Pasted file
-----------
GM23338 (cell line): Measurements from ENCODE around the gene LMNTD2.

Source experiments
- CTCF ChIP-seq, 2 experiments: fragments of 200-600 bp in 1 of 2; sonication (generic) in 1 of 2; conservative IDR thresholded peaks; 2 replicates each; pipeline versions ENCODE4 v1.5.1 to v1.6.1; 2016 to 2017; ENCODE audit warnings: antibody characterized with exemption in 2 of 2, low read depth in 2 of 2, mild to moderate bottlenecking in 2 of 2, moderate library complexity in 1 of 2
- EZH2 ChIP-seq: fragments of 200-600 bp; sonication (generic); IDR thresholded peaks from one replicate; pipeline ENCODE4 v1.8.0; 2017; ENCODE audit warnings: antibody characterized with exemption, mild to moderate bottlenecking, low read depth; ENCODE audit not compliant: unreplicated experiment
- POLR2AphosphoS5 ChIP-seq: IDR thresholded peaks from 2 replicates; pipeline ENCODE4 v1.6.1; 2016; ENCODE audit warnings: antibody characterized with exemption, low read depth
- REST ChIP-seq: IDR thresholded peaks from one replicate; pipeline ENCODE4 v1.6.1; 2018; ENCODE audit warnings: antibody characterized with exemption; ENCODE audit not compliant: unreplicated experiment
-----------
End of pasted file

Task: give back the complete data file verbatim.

GM23338 (cell line): Measurements from ENCODE around the gene LMNTD2.

Source experiments
- CTCF ChIP-seq, 2 experiments: fragments of 200-600 bp in 1 of 2; sonication (generic) in 1 of 2; conservative IDR thresholded peaks; 2 replicates each; pipeline versions ENCODE4 v1.5.1 to v1.6.1; 2016 to 2017; ENCODE audit warnings: antibody characterized with exemption in 2 of 2, low read depth in 2 of 2, mild to moderate bottlenecking in 2 of 2, moderate library complexity in 1 of 2
- EZH2 ChIP-seq: fragments of 200-600 bp; sonication (generic); IDR thresholded peaks from one replicate; pipeline ENCODE4 v1.8.0; 2017; ENCODE audit warnings: antibody characterized with exemption, mild to moderate bottlenecking, low read depth; ENCODE audit not compliant: unreplicated experiment
- POLR2AphosphoS5 ChIP-seq: IDR thresholded peaks from 2 replicates; pipeline ENCODE4 v1.6.1; 2016; ENCODE audit warnings: antibody characterized with exemption, low read depth
- REST ChIP-seq: IDR thresholded peaks from one replicate; pipeline ENCODE4 v1.6.1; 2018; ENCODE audit warnings: antibody characterized with exemption; ENCODE audit not compliant: unreplicated experiment